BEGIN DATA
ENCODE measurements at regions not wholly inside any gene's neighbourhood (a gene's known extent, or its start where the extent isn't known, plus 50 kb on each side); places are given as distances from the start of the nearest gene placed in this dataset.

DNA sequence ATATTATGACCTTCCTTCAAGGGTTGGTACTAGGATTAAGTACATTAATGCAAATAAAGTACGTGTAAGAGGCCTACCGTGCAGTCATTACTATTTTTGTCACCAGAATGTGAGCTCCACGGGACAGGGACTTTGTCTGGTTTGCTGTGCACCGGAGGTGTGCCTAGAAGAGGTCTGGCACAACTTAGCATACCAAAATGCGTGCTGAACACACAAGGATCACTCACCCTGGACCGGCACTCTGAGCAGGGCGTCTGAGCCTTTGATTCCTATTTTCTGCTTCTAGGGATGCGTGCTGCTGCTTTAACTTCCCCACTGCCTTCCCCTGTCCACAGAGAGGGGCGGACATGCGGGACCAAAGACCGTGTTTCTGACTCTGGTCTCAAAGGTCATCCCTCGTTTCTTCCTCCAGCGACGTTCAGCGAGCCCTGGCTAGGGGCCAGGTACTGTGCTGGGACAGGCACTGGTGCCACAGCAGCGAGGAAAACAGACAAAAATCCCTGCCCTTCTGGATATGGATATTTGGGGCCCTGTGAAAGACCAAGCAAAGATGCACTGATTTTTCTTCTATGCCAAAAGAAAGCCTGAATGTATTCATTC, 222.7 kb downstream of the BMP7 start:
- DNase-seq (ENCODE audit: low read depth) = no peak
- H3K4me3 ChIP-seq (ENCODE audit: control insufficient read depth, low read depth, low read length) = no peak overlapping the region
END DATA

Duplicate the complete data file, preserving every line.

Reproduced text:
ENCODE measurements at regions not wholly inside any gene's neighbourhood (a gene's known extent, or its start where the extent isn't known, plus 50 kb on each side); places are given as distances from the start of the nearest gene placed in this dataset.

DNA sequence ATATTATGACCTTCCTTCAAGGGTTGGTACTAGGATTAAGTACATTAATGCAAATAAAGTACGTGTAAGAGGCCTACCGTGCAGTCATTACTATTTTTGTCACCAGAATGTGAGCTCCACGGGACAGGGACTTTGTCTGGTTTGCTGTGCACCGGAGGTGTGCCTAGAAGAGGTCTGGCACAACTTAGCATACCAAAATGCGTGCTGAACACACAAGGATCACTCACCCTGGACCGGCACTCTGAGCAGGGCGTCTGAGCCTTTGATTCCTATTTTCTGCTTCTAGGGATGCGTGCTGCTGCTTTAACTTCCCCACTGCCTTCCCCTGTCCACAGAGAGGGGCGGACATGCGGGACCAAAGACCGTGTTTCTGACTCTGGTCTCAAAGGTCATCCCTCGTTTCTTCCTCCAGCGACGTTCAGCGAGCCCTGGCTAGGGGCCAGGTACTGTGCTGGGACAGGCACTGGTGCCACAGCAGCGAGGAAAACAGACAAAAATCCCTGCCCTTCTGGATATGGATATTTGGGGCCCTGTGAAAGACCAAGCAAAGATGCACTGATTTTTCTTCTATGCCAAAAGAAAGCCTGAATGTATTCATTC, 222.7 kb downstream of the BMP7 start:
- DNase-seq (ENCODE audit: low read depth) = no peak
- H3K4me3 ChIP-seq (ENCODE audit: control insufficient read depth, low read depth, low read length) = no peak overlapping the region